Food Allergies: Is there a way around it?

food-allergies

Food allergies are somewhat mysterious because anyone can have it for no apparent reason. The fact that allergens (substances that triggers an allergic reaction) can be different from one person to another makes them very unpredictable. But there are ways you can help your baby from developing food allergies based on research.

 

One thing to keep in mind is that food allergy is not a disease. It’s just that your baby’s immune system mistakes something like food or food substance as pathogens causing unwanted allergic reactions like rashes, itching, or vomiting. What causes allergy to one baby may not necessarily cause allergy to another.

 

The medical community is divided on what really causes food allergy in children. Some pediatricians would recommend avoiding food that are known to cause allergies in most children, especially during their early years. These include fish, seafood, eggs, and nuts. But later studies prove otherwise. It could in fact increase the risk of food allergies since your baby’s immune system had not been trained to deal with it at an early age.

 

milk allergySo what’s the solution? First of all, don’t panic. Know that your baby’s immune system is doing exactly what it’s designed to do – keep unwanted visitors out. It is strongly recommended that you start introducing food aside from breast milk only during his four or six month onwards. Try different fruits and vegetables as well as meat and fish, but do it ever so slightly while your baby’s immune system slowly adapts.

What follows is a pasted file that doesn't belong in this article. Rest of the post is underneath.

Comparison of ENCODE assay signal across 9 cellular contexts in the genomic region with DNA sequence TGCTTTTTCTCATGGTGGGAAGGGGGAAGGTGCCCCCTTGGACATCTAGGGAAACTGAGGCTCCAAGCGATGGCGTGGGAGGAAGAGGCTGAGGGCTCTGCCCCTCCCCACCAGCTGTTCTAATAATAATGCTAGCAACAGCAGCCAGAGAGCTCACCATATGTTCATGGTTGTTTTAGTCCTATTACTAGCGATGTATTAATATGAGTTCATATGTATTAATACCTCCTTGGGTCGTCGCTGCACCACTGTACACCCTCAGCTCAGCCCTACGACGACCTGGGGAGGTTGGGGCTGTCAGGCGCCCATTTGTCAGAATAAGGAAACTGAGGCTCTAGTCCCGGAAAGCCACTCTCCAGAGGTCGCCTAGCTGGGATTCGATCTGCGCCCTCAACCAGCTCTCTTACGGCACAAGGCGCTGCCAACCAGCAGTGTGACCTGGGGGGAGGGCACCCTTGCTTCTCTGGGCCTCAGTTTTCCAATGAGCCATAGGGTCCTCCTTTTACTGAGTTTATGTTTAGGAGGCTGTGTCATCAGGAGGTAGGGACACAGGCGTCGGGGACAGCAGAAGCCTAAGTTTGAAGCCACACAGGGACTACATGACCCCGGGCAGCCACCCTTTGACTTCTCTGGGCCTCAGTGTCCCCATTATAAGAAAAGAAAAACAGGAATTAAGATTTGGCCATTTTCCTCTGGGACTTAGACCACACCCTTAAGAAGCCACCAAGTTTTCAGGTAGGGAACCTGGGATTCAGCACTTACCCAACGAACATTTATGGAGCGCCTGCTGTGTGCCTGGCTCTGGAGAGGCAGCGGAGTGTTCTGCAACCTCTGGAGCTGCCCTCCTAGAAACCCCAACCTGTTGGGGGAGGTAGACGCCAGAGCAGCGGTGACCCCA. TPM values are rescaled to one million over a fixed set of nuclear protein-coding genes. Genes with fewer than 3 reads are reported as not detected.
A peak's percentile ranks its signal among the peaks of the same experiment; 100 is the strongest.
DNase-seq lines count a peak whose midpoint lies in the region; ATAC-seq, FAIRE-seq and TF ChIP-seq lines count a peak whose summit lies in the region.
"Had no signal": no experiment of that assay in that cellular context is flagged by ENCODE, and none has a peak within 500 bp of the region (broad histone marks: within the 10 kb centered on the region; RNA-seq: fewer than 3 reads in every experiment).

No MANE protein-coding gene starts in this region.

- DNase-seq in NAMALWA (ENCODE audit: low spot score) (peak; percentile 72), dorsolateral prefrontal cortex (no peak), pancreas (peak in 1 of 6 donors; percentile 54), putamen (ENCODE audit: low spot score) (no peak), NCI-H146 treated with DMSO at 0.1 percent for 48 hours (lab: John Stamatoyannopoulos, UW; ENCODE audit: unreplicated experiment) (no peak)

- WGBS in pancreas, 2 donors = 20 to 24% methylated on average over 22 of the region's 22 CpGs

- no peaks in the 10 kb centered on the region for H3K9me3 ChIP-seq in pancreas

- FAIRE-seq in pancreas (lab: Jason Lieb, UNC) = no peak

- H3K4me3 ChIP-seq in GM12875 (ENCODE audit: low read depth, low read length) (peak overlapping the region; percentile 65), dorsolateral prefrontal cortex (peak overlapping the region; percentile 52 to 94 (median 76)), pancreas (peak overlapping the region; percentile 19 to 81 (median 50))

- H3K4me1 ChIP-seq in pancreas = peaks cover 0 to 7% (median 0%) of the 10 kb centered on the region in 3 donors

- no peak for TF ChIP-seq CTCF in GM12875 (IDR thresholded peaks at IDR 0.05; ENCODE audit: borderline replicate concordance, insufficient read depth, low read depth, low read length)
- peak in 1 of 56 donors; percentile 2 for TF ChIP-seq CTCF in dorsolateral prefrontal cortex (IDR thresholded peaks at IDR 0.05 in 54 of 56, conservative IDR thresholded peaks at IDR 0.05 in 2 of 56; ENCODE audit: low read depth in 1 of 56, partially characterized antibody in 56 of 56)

Watch out for signs like itching, rash, vomiting, difficulty breathing, or fever. Constipation, diarrhea, or flatulence are generally not regarded as allergic reactions. It’s just that your baby’s tummy cannot handle the food just yet.

 

Another factor that seems to prevent food allergy in children is that mothers continue breastfeeding until the age of two. Mother’s milk contains antibodies that fight infection. It also enhances the immune system’s ability to recognize between the ‘good buys’ and the ‘bad guys’. By the time your baby weans, his body ‘knows’ that healthy food is no cause for harm.

 

In some cases however, food allergies becomes inevitable because some allergies could run in families. In other words, if either or both parents have food allergies, there’s a chance that their baby might also develop one. When in doubt, you can talk to your pediatrician about it. Most likely they would advise you against these allergy-causing foods if you already have one.

 

But for the most people who don’t have known food allergies, they have a better chance of preventing food allergies to be developed in their children. As a rule, always choose natural and refrain from using processed food as much as possible. Don’t stop breastfeeding even if your baby has already started taking food. Breast milk is nature’s way of ensuring your baby gets all the essential nutrients while protecting him from common diseases.

 

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